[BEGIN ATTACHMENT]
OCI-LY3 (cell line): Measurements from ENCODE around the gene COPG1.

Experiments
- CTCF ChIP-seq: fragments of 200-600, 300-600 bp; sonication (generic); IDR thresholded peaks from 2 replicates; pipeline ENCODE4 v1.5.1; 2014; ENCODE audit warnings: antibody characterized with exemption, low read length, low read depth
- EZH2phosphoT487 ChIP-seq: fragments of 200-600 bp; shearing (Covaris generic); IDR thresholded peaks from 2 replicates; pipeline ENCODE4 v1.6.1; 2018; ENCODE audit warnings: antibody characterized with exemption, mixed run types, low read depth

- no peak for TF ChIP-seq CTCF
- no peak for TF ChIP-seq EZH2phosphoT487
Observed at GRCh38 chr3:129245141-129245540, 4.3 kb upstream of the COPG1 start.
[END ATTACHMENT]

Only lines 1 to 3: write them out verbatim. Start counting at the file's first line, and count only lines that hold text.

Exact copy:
OCI-LY3 (cell line): Measurements from ENCODE around the gene COPG1.

Experiments
- CTCF ChIP-seq: fragments of 200-600, 300-600 bp; sonication (generic); IDR thresholded peaks from 2 replicates; pipeline ENCODE4 v1.5.1; 2014; ENCODE audit warnings: antibody characterized with exemption, low read length, low read depth